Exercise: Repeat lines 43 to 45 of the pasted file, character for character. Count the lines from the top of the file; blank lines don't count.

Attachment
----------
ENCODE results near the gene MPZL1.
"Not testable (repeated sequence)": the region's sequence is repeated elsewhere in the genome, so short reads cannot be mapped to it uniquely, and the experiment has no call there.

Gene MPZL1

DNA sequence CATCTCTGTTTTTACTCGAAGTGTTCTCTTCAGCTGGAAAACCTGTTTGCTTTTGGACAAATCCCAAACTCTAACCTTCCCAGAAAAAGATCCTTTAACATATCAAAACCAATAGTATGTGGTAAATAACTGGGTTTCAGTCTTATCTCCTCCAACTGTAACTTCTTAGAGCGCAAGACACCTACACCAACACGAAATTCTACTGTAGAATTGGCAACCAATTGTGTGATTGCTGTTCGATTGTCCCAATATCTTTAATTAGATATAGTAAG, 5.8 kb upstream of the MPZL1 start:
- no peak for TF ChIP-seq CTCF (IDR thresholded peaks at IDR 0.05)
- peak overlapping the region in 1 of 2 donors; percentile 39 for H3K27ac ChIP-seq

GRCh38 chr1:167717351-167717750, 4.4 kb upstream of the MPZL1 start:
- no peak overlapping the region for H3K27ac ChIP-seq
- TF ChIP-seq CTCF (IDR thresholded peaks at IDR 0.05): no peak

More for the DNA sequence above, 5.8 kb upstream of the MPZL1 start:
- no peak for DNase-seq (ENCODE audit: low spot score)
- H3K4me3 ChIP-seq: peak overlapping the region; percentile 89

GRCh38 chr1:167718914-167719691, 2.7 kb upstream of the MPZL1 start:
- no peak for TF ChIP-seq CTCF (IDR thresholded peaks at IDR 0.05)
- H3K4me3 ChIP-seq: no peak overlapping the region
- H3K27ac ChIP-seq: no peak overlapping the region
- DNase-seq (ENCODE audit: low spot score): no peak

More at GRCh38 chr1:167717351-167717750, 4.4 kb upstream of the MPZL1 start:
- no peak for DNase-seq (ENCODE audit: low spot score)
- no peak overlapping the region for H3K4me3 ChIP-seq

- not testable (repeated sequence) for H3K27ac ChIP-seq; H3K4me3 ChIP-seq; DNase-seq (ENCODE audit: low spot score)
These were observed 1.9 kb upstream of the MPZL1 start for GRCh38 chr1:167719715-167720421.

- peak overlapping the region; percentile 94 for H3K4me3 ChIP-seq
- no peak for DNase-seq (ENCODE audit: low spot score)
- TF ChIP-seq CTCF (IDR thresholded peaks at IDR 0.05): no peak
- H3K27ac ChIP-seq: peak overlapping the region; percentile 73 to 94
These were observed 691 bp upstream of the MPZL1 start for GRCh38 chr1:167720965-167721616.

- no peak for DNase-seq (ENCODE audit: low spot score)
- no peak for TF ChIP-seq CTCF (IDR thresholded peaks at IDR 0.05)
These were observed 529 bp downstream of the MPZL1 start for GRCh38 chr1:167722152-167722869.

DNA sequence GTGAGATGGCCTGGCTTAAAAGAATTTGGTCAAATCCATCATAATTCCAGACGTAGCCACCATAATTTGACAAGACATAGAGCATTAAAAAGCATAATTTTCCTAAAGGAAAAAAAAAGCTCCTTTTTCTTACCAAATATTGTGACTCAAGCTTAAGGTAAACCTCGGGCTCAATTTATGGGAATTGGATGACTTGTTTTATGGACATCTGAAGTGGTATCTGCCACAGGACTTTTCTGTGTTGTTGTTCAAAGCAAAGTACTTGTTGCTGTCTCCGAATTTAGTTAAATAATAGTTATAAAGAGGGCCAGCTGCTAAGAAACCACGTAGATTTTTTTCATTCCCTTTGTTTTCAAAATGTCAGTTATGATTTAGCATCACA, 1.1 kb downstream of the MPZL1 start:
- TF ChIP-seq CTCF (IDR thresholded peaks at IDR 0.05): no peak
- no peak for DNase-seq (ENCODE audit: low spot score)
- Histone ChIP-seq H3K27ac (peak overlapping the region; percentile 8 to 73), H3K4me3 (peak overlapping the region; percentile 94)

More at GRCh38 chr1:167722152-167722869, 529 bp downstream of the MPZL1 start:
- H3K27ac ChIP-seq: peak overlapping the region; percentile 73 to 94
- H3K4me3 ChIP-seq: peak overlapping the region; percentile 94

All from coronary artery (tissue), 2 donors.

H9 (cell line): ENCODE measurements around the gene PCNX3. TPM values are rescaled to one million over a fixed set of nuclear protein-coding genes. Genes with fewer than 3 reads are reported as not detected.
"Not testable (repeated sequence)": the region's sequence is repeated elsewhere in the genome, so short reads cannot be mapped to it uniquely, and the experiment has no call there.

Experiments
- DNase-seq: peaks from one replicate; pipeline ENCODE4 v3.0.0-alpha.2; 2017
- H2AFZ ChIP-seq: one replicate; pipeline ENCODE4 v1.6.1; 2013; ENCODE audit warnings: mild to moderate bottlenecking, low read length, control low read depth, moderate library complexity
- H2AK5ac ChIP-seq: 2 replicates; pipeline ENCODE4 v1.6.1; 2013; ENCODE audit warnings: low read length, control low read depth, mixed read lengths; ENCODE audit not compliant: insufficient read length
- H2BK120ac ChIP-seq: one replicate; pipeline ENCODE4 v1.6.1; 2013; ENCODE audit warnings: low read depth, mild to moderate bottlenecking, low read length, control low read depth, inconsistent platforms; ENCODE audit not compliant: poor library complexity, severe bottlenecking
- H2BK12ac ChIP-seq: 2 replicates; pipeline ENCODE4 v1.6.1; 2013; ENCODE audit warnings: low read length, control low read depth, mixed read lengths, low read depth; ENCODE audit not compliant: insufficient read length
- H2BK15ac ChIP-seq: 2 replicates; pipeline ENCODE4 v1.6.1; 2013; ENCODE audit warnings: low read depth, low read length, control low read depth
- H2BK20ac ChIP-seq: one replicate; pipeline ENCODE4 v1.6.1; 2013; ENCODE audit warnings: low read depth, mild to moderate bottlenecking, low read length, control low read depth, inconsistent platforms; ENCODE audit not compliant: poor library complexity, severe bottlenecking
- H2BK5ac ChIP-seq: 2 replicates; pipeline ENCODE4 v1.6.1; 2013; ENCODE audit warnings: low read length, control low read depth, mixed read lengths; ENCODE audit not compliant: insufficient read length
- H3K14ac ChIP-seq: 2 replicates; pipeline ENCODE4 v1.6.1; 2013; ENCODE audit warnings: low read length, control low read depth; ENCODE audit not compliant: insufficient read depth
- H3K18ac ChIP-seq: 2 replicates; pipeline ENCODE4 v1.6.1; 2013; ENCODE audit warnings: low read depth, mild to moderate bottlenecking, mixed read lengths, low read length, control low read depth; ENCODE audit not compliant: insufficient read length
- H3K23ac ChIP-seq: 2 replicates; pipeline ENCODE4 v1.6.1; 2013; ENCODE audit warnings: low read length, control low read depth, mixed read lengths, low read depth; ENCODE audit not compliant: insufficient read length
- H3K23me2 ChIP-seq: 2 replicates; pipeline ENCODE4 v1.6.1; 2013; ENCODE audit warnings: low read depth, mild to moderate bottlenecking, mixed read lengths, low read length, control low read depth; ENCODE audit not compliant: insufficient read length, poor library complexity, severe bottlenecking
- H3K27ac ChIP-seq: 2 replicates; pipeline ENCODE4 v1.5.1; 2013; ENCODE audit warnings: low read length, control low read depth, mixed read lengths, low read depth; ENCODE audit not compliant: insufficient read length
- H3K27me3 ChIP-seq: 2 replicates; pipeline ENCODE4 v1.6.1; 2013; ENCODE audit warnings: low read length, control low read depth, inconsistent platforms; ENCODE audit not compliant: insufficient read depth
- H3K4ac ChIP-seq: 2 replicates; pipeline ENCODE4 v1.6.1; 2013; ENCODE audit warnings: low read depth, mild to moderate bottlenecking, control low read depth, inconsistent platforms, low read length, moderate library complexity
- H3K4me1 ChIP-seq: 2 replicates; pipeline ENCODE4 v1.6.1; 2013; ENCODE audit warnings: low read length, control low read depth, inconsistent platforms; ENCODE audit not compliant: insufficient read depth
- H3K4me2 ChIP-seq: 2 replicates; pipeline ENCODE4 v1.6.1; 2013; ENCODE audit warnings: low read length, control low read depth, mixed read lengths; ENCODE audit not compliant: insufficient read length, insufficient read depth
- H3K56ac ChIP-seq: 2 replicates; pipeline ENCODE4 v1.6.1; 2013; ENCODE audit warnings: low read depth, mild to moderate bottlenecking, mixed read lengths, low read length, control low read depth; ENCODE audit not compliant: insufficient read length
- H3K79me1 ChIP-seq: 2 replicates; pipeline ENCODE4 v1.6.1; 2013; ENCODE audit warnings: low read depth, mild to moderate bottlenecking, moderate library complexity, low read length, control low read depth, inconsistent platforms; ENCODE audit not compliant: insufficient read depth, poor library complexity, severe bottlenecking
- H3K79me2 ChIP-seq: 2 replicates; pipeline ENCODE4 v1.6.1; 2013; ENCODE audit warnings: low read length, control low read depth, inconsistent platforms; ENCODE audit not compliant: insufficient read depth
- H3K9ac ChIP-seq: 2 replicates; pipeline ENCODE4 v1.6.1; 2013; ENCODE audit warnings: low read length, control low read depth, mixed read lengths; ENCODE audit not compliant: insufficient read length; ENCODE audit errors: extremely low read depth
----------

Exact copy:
- H2AFZ ChIP-seq: one replicate; pipeline ENCODE4 v1.6.1; 2013; ENCODE audit warnings: mild to moderate bottlenecking, low read length, control low read depth, moderate library complexity
- H2AK5ac ChIP-seq: 2 replicates; pipeline ENCODE4 v1.6.1; 2013; ENCODE audit warnings: low read length, control low read depth, mixed read lengths; ENCODE audit not compliant: insufficient read length
- H2BK120ac ChIP-seq: one replicate; pipeline ENCODE4 v1.6.1; 2013; ENCODE audit warnings: low read depth, mild to moderate bottlenecking, low read length, control low read depth, inconsistent platforms; ENCODE audit not compliant: poor library complexity, severe bottlenecking